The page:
"I have never really worried about the ones who can't play," Pearce said. "Maybe a little bit of Brian Clough rubs off on me there. I think the others who step in will take the opportunity." Those others will be Adam Johnson, playing down the left flank with Milner on the right, and either Peterborough's Joe Lewis or Watford's equally inexperienced Scott Loach in goal.

Germany, oddly, have similar problems, after the Iranian-born Ashkan Dejagah, who is the only forward in either squad to have scored a goal at the tournament, also picked up a suspension during the 1-0 win over Italy in the semi-final. They will have to bring in Sandro Wagner, a lanky striker from MSV Duisburg in the Bundesliga second division.

It must concern their coach Horst Hrubesch to know that his team could only draw 1-1 in a group match against England's reserves when Pearce's decision to give all the understudies like Lewis and Loach a game paid off handsomely. Hrubesch faulted Germany's attitude that day. But significantly, Jack Rodwell's headed equaliser – one of five goals England have scored here following corners – was the only goal they have conceded in four matches.

Text messages of support have arrived from John Terry and David Beckham, two loyalists with as much experience of the pain of international failure as Pearce, who says of what could now be his finest hour: "I saw the reaction after 1990 at Luton airport when 300,000 people turned up for a beaten semi-finalist team. I have seen it for the rugby since which is fantastic. It would be nice to know that these players at a young age knew what it was like to lift a trophy. That for me would be Utopia on Monday evening."

England (probable, 4-1-4-1): Lewis; Cranie, Richards, Onuoha, Gibbs; Muamba; Milner, Cattermole, Noble, Johnson; Walcott.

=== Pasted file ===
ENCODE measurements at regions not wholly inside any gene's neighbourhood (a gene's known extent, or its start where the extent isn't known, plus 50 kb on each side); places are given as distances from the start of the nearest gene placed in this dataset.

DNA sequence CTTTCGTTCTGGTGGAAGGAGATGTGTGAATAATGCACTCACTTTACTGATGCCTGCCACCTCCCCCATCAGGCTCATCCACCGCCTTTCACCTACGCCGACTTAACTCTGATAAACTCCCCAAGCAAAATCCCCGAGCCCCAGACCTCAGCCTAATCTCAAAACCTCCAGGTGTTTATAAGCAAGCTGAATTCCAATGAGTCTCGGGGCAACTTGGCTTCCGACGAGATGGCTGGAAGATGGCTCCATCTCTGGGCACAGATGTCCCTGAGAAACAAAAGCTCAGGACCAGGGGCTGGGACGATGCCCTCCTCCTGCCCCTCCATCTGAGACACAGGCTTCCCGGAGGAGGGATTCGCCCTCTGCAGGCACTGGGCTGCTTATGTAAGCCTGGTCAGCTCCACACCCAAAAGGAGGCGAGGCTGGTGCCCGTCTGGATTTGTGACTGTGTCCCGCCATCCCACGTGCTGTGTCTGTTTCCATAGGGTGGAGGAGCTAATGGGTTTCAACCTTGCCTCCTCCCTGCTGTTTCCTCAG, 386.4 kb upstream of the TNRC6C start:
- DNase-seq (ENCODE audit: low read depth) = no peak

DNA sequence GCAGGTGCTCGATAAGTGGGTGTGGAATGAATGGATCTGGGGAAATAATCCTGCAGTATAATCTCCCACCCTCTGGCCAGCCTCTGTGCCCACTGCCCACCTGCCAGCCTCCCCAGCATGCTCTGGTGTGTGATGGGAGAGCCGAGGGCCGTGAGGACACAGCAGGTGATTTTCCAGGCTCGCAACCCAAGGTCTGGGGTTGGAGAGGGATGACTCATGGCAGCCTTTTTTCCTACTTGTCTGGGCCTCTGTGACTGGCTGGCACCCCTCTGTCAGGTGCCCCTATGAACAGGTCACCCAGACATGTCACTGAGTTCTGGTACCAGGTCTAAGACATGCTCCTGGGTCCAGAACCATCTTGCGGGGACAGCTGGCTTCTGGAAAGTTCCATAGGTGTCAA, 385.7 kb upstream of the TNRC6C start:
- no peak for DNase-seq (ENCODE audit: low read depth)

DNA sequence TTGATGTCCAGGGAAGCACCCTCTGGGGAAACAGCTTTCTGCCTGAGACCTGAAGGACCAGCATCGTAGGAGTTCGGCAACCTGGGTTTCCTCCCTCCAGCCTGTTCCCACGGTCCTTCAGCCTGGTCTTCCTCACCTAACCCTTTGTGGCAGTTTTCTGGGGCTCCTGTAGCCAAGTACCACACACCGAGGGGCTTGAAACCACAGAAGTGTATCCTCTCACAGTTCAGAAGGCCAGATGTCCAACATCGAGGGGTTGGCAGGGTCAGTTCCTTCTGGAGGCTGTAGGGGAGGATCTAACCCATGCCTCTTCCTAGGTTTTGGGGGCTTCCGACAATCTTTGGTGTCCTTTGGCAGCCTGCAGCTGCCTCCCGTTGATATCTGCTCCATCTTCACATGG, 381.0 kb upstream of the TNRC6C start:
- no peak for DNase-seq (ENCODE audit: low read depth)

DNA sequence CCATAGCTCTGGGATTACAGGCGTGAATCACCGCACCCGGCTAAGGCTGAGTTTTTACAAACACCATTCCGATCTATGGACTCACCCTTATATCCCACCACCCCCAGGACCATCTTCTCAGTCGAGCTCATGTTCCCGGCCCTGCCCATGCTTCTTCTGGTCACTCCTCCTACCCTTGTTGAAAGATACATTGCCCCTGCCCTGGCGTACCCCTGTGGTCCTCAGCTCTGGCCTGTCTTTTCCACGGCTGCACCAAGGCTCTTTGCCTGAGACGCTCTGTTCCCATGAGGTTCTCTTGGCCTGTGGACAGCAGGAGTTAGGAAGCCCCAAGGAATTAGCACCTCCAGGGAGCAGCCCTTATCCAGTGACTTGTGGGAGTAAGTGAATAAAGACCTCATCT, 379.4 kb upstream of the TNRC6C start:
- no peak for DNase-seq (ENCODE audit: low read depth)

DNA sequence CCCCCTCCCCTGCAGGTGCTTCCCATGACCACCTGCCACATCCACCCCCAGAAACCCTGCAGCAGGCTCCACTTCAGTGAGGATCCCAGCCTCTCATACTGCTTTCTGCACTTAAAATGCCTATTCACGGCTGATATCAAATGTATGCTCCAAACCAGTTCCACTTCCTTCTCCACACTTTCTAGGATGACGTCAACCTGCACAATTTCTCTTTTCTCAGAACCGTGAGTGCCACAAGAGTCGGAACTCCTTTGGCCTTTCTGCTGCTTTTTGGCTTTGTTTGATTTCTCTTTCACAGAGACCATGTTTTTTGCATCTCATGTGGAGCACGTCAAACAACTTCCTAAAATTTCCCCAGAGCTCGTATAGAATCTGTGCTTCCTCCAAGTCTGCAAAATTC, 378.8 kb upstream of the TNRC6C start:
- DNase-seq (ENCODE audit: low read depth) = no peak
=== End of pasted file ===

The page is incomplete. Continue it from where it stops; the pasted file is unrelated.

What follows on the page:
Germany (probable, 4-4-2): Neuer; Beck, Hoewedes, Boateng, Schmelzer; Castro, Khedira, Aogo, Marin; Wagner, Ozil.

TV: Sky Sports 1, tomorrow, 7.45pm.

Key duels

Theo Walcott v Benedikt Hoewedes

If Walcott believes he will eventually become a central striker, this is an occasion on which to prove he has the ability. Little joy playing down the middle so far, but needs must tomorrow. The tall central defender Hoewedes will provide a good test and needs someone to mark him tightly at set-pieces.

James Milner v Marcel Schmelzer

Not even Milner, who made his Under-21 debut over five years ago, can continue at this level beyond tomorrow's 45th appearance. He will be desperate to go out with a bang and a winner's medal, playing down his favoured right side against the inexperienced Borussia Dortmund full-back Schmelzer.

Kieran Gibbs v Gonzalo Castro

Apart from a difficult spell during Sweden's comeback on Friday, when he needed more support from Milner, the 19-year-old Gibbs has been outstanding at left-back. He needs to continue that level of performance against Castro, an attacking full-back with Leverkusen who has been used in midfield here.

Micah Richards v Mesut Ozil

The Manchester City pair of Richards and Nedum Onuoha found Sweden's strikers a handful and will hope for a quieter evening tomorrow. But they must beware the tall centre-forward Sandro Wagner and his smaller, trickier sidekick, Ozil, who will drop off him.